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City Uses Goats To Combat Weeds
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While other cities lay off employees and furlough others, the City of Riverbank has 20 new 'employees' that started work Friday while saving precious city resources and using "green" or sustainable practices. These aren't your typical employees, however. They are goats.

Goat owner Steve Cahoon, for a nominal fee, will keep the goats in a fenced area of the city's storm drain basin off First Street and Highway 108 (Atchison Street) near the Riverbank Skate Park. The goats will do what they do best - eating - during a trial period of 30 days reducing weeds and saving the city approximately 60 percent of what would otherwise be spent there.

Where weed maintenance has drained city resources and otherwise blighted the community and created a fire hazard when neglected, said Economic Development Director Tim Ogden, the diligent work ethic of the twenty goats should prove quite invaluable. And unlike other City Hall employees, the goats need no special training, employee benefits or union representation.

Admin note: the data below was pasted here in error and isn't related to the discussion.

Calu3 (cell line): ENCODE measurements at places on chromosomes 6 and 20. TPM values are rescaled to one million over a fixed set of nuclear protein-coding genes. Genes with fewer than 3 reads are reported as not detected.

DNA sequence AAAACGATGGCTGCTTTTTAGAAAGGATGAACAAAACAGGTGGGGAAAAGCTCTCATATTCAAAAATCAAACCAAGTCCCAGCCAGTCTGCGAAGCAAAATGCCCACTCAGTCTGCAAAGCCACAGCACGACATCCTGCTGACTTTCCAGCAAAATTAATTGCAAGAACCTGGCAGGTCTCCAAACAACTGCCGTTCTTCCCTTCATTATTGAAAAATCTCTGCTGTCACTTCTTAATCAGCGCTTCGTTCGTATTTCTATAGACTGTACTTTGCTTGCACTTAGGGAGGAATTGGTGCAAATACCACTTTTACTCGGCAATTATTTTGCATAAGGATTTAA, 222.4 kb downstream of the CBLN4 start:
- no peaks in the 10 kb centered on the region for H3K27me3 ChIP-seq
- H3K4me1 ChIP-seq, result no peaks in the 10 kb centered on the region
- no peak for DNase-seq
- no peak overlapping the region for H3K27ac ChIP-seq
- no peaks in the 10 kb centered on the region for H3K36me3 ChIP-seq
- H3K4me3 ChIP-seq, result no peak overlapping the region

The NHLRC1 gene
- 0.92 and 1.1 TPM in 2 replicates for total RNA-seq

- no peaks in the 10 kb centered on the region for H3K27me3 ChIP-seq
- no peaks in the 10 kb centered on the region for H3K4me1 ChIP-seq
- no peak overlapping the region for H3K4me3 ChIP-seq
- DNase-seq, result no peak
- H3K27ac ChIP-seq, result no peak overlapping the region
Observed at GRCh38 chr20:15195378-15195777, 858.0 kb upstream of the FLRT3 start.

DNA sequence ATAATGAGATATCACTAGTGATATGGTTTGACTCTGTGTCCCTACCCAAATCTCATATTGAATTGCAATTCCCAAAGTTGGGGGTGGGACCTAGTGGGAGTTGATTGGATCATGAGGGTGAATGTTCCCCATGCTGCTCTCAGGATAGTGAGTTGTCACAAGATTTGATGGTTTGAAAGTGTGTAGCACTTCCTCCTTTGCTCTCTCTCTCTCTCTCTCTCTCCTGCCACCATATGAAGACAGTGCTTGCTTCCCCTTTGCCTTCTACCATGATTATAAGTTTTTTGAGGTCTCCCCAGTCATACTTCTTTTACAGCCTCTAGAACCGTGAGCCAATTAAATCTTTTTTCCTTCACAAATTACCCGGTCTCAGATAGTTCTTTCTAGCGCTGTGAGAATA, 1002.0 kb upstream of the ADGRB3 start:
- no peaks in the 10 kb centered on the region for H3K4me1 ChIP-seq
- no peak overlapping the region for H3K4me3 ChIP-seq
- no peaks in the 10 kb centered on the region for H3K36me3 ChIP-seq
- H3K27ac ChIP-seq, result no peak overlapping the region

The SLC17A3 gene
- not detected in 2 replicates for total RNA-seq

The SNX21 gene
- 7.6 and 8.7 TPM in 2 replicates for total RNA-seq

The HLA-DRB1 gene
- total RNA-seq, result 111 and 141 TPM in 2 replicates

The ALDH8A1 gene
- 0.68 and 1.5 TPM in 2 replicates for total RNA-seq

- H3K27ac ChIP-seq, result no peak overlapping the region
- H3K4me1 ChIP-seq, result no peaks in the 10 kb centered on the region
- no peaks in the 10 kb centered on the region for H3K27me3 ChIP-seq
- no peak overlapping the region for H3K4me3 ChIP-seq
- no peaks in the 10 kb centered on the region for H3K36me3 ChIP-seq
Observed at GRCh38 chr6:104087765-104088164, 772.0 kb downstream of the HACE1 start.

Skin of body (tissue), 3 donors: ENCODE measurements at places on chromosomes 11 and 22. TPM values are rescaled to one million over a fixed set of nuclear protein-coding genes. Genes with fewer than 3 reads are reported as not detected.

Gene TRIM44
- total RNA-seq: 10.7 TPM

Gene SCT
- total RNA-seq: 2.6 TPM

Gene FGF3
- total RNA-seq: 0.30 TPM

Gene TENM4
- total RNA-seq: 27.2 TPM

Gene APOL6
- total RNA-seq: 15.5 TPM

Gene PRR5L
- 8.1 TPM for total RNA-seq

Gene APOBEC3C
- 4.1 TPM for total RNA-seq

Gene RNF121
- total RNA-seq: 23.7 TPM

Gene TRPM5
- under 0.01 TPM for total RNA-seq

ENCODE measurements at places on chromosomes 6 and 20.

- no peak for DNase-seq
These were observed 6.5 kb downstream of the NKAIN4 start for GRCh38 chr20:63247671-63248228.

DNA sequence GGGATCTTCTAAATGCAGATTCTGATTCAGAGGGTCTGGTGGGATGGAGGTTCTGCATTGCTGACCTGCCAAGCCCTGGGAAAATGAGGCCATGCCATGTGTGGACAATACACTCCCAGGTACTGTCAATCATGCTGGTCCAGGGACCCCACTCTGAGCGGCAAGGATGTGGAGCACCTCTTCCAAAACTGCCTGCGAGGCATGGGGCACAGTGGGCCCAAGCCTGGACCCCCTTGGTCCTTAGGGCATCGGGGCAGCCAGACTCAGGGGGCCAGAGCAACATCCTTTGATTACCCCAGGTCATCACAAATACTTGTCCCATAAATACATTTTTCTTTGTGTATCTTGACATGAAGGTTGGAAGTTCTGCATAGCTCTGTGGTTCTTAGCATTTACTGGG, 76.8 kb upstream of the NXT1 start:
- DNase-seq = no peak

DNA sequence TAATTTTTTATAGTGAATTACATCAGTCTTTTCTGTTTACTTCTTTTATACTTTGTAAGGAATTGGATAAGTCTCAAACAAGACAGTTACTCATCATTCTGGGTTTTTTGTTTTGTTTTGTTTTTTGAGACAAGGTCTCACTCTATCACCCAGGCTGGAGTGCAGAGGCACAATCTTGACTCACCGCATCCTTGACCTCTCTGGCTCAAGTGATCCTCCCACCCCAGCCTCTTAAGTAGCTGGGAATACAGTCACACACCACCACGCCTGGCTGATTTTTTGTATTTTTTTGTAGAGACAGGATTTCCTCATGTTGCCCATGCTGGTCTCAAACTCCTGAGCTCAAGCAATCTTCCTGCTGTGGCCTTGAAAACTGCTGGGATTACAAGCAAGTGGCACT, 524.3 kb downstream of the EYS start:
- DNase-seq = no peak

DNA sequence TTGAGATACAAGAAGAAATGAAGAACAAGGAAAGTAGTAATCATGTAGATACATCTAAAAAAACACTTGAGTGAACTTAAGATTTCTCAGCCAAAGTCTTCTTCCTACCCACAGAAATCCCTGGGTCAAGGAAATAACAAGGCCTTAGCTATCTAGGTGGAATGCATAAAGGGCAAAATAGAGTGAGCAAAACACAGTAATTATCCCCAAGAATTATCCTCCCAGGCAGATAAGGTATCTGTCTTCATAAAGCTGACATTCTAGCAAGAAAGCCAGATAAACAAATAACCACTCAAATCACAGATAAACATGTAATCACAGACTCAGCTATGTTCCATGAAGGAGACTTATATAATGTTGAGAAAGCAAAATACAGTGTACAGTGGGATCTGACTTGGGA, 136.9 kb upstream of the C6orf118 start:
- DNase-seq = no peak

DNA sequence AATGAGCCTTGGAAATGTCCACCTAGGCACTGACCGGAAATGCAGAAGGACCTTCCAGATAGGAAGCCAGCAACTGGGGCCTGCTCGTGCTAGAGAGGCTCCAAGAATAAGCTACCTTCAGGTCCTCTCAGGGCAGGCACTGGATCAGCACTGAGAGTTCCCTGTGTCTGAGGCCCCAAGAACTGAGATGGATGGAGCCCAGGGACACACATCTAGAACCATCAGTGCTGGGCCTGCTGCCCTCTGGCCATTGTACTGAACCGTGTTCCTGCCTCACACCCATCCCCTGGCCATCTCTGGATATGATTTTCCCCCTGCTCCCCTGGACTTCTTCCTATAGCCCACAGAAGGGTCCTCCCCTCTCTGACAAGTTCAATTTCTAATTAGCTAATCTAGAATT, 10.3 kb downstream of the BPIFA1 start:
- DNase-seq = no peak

The goats can keep down the weeds at a far cheaper price and with less noise and disturbance than sending out city workers equipped with machine tools and a backhoe, added Kathleen Cleek, senior management analyst at Riverbank Public Works. In any case the city doesn't want to drive a backhoe too close to the levees of the storm drain basin for fear of weakening or breaking them.

The goats were first spotted in Oakdale keeping the weeds in check on a future commercial development. Once their work was done there, Cahoon was happy to bring them over to Riverbank.